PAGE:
As I write this article I feel a sense of catharsis, and a new sense of direction. I never started this project to make money, to be congratulated, or to be popular. I did it as a way to express my own values and follow my passions. So what if mainstream gays don't like it? They never liked me either, and that really doesn't bother me much. If anything, it makes me more determined to be myself, and even more unapologetically so.
So what does this mean for Elska? Well, it means that the roster of cities I had pencilled in for the year to follow is going to change. I'm going to visit more places whose gay communities are invisible to the world, the sort of places that the mainstream doesn't care about. Earlier I'd decided that I'd do more 'big gay cities', the sort of places where moneyed gay couples go to on weekend breaks. I thought I finally 'deserved' to start making good money, and that it was time I made decisions based on sound business sense.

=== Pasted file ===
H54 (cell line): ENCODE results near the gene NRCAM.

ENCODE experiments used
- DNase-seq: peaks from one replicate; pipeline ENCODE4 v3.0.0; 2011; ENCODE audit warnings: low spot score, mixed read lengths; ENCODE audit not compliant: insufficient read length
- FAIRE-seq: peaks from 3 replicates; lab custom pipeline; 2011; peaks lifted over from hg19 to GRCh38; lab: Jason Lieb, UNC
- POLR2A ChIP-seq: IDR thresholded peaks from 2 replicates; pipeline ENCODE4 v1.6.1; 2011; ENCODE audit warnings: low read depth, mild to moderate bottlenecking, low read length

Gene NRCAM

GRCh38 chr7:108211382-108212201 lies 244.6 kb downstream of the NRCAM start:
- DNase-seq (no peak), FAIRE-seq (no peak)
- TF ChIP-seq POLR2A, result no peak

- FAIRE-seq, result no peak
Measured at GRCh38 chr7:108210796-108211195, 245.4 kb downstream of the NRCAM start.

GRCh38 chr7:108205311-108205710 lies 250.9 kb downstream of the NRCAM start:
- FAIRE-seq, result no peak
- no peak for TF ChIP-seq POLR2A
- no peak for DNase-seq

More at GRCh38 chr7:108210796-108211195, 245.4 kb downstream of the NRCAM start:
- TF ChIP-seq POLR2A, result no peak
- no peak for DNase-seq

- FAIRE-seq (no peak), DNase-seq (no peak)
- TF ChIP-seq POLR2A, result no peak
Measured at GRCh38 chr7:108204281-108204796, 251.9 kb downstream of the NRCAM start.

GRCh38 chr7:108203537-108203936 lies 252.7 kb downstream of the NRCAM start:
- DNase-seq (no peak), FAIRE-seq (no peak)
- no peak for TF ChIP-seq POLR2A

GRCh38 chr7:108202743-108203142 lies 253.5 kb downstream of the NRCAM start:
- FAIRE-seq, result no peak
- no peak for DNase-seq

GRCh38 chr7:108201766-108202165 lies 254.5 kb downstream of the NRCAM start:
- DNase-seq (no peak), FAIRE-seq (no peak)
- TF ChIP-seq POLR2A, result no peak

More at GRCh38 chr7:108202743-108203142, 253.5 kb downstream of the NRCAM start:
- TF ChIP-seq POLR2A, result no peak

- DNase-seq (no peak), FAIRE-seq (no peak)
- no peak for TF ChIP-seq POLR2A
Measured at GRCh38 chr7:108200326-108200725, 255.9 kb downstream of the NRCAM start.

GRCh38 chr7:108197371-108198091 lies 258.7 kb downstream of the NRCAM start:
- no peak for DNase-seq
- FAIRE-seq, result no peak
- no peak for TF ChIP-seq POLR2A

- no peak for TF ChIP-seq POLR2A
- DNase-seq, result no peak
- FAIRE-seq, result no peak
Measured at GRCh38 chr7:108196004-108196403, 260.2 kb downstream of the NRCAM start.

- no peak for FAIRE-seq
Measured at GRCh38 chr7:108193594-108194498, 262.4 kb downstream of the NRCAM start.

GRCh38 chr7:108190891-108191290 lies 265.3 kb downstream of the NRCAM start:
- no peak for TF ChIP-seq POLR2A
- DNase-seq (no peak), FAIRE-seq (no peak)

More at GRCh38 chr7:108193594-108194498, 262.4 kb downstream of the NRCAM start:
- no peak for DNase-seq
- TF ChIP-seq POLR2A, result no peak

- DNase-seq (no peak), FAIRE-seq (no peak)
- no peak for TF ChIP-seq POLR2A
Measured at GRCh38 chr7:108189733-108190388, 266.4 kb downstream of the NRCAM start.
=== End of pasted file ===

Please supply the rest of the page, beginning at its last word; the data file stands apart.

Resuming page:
But that's just not me. I'm not into business, I always do the bare minimum so I can focus on what I like — the travel, the photography, and the editing process. Plus when I think about what are my favourite issues, like Elska Dhaka, I know that when I look back at this work in my old age I'll feel proud for having made more of those kinds of issues.
I know I'm lucky to have been able to make such a queer artistic endeavour sustainable for this long, and if it means I need to give up and get a 'real job', fair enough. But at least I'll go down doing things my way. And who knows, maybe I'll come out of this mid-career crisis with more passion and vindication? And maybe with more time and more work, it won't be just the gay white bodies that are the most valued.
Liam Campbell is editor and chief photographer of Elska Magazine, a project devoted to sharing the bodies and voices of men from LGBTQ communities all over the world.